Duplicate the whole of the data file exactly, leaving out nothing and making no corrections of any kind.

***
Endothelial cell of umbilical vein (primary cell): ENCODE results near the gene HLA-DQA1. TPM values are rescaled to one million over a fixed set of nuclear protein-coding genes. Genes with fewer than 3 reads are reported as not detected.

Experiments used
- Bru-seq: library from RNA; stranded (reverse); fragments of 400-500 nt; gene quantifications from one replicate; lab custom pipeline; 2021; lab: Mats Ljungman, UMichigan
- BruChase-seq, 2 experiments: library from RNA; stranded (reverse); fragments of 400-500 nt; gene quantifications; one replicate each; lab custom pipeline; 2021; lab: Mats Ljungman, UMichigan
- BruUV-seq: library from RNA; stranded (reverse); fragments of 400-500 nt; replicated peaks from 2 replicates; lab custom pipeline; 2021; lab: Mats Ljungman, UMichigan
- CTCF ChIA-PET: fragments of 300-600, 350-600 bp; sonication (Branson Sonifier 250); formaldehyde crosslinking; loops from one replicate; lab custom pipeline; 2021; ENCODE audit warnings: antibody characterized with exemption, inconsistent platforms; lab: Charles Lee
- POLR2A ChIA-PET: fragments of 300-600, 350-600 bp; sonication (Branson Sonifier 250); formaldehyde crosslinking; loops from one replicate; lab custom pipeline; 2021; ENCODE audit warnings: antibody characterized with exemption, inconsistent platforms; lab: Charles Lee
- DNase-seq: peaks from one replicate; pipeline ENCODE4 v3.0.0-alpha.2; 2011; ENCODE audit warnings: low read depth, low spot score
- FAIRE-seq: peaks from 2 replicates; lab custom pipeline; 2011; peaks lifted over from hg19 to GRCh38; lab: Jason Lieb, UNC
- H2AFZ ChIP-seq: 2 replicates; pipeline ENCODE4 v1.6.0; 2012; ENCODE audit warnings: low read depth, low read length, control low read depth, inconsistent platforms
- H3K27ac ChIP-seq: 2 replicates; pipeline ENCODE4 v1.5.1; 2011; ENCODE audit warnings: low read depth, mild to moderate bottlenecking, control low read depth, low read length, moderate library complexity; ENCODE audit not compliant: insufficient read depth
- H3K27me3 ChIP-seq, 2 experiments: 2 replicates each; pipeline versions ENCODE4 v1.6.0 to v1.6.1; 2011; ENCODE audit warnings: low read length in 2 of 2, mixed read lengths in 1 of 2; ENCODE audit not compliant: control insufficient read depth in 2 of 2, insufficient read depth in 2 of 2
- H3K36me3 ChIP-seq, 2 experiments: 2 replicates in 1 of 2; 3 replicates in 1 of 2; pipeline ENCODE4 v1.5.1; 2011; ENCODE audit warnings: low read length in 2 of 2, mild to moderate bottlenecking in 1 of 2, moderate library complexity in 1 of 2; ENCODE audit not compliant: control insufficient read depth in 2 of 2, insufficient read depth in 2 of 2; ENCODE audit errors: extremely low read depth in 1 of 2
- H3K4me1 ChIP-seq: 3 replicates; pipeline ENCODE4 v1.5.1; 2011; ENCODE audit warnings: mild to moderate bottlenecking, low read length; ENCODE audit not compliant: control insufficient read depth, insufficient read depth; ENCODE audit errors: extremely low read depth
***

Endothelial cell of umbilical vein (primary cell): ENCODE results near the gene HLA-DQA1. TPM values are rescaled to one million over a fixed set of nuclear protein-coding genes. Genes with fewer than 3 reads are reported as not detected.

Experiments used
- Bru-seq: library from RNA; stranded (reverse); fragments of 400-500 nt; gene quantifications from one replicate; lab custom pipeline; 2021; lab: Mats Ljungman, UMichigan
- BruChase-seq, 2 experiments: library from RNA; stranded (reverse); fragments of 400-500 nt; gene quantifications; one replicate each; lab custom pipeline; 2021; lab: Mats Ljungman, UMichigan
- BruUV-seq: library from RNA; stranded (reverse); fragments of 400-500 nt; replicated peaks from 2 replicates; lab custom pipeline; 2021; lab: Mats Ljungman, UMichigan
- CTCF ChIA-PET: fragments of 300-600, 350-600 bp; sonication (Branson Sonifier 250); formaldehyde crosslinking; loops from one replicate; lab custom pipeline; 2021; ENCODE audit warnings: antibody characterized with exemption, inconsistent platforms; lab: Charles Lee
- POLR2A ChIA-PET: fragments of 300-600, 350-600 bp; sonication (Branson Sonifier 250); formaldehyde crosslinking; loops from one replicate; lab custom pipeline; 2021; ENCODE audit warnings: antibody characterized with exemption, inconsistent platforms; lab: Charles Lee
- DNase-seq: peaks from one replicate; pipeline ENCODE4 v3.0.0-alpha.2; 2011; ENCODE audit warnings: low read depth, low spot score
- FAIRE-seq: peaks from 2 replicates; lab custom pipeline; 2011; peaks lifted over from hg19 to GRCh38; lab: Jason Lieb, UNC
- H2AFZ ChIP-seq: 2 replicates; pipeline ENCODE4 v1.6.0; 2012; ENCODE audit warnings: low read depth, low read length, control low read depth, inconsistent platforms
- H3K27ac ChIP-seq: 2 replicates; pipeline ENCODE4 v1.5.1; 2011; ENCODE audit warnings: low read depth, mild to moderate bottlenecking, control low read depth, low read length, moderate library complexity; ENCODE audit not compliant: insufficient read depth
- H3K27me3 ChIP-seq, 2 experiments: 2 replicates each; pipeline versions ENCODE4 v1.6.0 to v1.6.1; 2011; ENCODE audit warnings: low read length in 2 of 2, mixed read lengths in 1 of 2; ENCODE audit not compliant: control insufficient read depth in 2 of 2, insufficient read depth in 2 of 2
- H3K36me3 ChIP-seq, 2 experiments: 2 replicates in 1 of 2; 3 replicates in 1 of 2; pipeline ENCODE4 v1.5.1; 2011; ENCODE audit warnings: low read length in 2 of 2, mild to moderate bottlenecking in 1 of 2, moderate library complexity in 1 of 2; ENCODE audit not compliant: control insufficient read depth in 2 of 2, insufficient read depth in 2 of 2; ENCODE audit errors: extremely low read depth in 1 of 2
- H3K4me1 ChIP-seq: 3 replicates; pipeline ENCODE4 v1.5.1; 2011; ENCODE audit warnings: mild to moderate bottlenecking, low read length; ENCODE audit not compliant: control insufficient read depth, insufficient read depth; ENCODE audit errors: extremely low read depth